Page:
The intimate connection between religious and sexual exaltation is too well known by physicians to require much discussion. It is shown conclusively in the thousands of cases where intense sexuality has been manifested in the confused clinical histories of religious maniacs; psychoses in which the psycho-pathological conditions give rise to all sorts of sexual delusions such as women who think they are, or will become, the Mother of God; and in men the awful castigations, and even self-crucifixions, which they practised as penances, or punishments for sexual sins.
Thus the nun, Blanbekin, was always troubled in her mind as to what had become of the foreskin of Christ, when He was circumcised, Veronica Juliani, canonized by Pius II in memory of the divine lion, took an actual living lion to bed with her, in honor of the great event; and St. Catherine of Genoa often burned with such "inward fire" that, to cool herself, she would lie on the ground and cry—"Love, love, I can endure it no longer!"
The temptations of Anthony of Padua are too well known to require further comment than to mention the peculiar fact that he seems to be the hero, almost exclusively, of the ladteB. Possibly the feeling is one of guilty self-reproach on their part for what he suffered for them.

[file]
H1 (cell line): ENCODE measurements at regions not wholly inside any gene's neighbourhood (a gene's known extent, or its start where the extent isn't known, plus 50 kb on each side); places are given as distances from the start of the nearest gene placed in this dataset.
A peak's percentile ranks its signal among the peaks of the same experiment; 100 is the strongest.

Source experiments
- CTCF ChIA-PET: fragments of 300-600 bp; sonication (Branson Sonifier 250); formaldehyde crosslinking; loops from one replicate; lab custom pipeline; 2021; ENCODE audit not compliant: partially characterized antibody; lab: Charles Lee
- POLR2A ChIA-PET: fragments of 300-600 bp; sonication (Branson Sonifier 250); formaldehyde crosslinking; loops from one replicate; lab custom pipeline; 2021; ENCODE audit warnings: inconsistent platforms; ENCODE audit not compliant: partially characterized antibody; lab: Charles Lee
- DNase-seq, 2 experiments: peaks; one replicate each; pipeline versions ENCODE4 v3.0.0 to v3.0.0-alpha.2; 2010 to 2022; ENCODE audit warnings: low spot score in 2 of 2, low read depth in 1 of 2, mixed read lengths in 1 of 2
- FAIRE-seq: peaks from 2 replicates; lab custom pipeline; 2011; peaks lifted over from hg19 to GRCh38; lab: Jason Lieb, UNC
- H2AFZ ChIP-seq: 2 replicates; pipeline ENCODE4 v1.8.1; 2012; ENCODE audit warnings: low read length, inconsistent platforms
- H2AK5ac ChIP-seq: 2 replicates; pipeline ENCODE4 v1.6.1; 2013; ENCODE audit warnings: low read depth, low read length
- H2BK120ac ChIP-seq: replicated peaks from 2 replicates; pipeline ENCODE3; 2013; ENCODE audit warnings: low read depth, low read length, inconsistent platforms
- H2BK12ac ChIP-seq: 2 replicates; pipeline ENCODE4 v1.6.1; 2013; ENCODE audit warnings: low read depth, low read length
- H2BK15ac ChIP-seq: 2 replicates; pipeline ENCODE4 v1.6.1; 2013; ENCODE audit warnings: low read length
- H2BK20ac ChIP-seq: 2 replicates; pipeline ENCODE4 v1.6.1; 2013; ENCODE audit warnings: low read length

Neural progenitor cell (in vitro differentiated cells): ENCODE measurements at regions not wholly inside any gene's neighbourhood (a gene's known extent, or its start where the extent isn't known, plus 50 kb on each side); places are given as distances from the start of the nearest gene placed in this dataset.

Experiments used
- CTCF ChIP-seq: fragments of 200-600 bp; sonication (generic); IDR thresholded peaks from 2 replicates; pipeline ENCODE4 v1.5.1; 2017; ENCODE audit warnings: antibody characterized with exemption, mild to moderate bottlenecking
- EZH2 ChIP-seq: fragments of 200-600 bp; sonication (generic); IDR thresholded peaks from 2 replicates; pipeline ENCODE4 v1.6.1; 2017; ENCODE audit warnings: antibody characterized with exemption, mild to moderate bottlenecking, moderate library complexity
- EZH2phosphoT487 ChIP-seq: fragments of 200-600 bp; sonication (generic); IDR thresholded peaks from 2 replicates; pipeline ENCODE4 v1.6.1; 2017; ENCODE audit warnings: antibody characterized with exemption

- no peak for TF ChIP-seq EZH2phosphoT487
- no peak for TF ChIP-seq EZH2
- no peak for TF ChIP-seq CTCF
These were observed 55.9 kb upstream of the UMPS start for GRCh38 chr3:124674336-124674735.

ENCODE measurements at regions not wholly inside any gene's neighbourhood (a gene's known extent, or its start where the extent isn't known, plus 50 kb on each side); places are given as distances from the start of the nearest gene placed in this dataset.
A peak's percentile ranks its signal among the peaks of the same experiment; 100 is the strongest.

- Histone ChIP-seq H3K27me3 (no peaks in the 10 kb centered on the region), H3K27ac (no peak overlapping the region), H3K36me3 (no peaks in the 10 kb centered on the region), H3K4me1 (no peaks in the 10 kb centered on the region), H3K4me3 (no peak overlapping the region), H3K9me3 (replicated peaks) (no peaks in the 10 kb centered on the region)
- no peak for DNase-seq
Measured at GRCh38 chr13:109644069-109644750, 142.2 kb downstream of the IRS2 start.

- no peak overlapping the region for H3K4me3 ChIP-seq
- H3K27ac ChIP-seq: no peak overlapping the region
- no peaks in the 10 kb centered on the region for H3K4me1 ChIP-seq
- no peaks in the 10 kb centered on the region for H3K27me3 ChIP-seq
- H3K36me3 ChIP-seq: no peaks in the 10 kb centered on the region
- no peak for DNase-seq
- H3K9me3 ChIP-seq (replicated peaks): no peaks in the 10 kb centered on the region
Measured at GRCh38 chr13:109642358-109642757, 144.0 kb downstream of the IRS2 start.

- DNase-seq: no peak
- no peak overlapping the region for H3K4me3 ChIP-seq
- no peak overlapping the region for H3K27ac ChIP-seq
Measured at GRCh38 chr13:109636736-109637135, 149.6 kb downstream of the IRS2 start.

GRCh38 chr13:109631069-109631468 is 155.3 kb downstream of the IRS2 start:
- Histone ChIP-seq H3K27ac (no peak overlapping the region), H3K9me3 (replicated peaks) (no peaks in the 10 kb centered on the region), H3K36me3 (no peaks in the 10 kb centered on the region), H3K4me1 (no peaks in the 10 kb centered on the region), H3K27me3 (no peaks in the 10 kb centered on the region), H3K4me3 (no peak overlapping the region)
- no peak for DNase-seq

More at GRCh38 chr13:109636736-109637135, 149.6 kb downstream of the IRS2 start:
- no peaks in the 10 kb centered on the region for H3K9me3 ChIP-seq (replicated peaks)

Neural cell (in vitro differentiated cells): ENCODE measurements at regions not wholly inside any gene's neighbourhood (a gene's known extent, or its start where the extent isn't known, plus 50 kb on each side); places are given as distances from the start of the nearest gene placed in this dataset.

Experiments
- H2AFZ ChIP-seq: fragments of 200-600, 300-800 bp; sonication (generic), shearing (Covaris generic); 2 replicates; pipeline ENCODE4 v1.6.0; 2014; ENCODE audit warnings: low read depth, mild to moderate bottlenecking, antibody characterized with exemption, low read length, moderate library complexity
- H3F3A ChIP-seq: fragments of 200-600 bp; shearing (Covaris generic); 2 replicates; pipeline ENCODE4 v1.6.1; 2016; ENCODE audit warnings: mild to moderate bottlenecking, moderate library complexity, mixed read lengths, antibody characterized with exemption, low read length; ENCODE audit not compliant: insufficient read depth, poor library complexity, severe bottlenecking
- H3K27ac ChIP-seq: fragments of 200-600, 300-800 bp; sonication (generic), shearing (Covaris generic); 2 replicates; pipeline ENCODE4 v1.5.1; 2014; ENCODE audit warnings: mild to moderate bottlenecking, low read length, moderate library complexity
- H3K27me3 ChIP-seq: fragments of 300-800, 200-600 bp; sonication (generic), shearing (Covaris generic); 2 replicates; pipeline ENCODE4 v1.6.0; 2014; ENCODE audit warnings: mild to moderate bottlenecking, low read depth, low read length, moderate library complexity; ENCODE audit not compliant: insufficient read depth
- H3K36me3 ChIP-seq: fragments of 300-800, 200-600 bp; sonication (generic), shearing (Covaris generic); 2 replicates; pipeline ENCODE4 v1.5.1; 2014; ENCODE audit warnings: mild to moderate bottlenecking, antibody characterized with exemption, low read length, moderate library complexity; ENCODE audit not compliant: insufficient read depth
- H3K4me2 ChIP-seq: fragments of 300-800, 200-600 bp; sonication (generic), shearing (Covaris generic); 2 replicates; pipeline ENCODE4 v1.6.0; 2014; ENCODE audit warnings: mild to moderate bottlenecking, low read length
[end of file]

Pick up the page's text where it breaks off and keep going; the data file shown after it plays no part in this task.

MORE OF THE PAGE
Females have no genitals that can be made publicly representative of religious ideas; but while the phallus, or male organ, has figured in almost every religion of antiquity, there are few, if any, religious beliefs of the world, past or present, in which woman has not played an important part.
Bau was worshipped by the Babylonians as the mother of mankind;1 Isis, for her fertility;1 the Mohammedan peoples his paradise with voluptuous, black-eyed houris; the Paschal Feast of the Jews was identified with the bringing forth of their animals' young;1 and with a large section of Christianity the reverence paid to the Holy Virgin is almost, if not fully, equal to that accorded to the Savior Himself.
* She was the Venus of Cyprus, the Minerva of Athens, the Cybele of Phrygia, the Ceres of Elcusis, the Proserpine of Sicily, the Diana of Crete; the eternal .mysterious One, whose veil no mortal has lifted; and the sexual concept concerning whom, doubtless, inspired Cleopatra to dress herself like the goddess, and to assume to be her reincarnation. (Vid. Plutarch, de laid. Osirid.; Herodotus, 2, 59; and Lucan. i, 831.)
* Ewald and Robertson Smith have identified the Paschal Feast of the Jews, as well as the great Ragab Feast of the Arabians, with the young-bearing season of camels and other domestic animals; and the bon-fires and festivals of Easter, or St. John's Eve, are traced by Crimm ("Teutonic Mythology," p. 615), to a similar source.
* Quoted by H. Ellis, loc. cit., i. 233-4.
I have been unable to verify Mr. Ellis's quotation in the original; possibly a different print; but find in Rawling's London Edition, p. 74, very similar sentiments in the story of the " Yonge Amorouse Ladye" who was seized by the Fiend for her sexual thoughts about the priest during mass.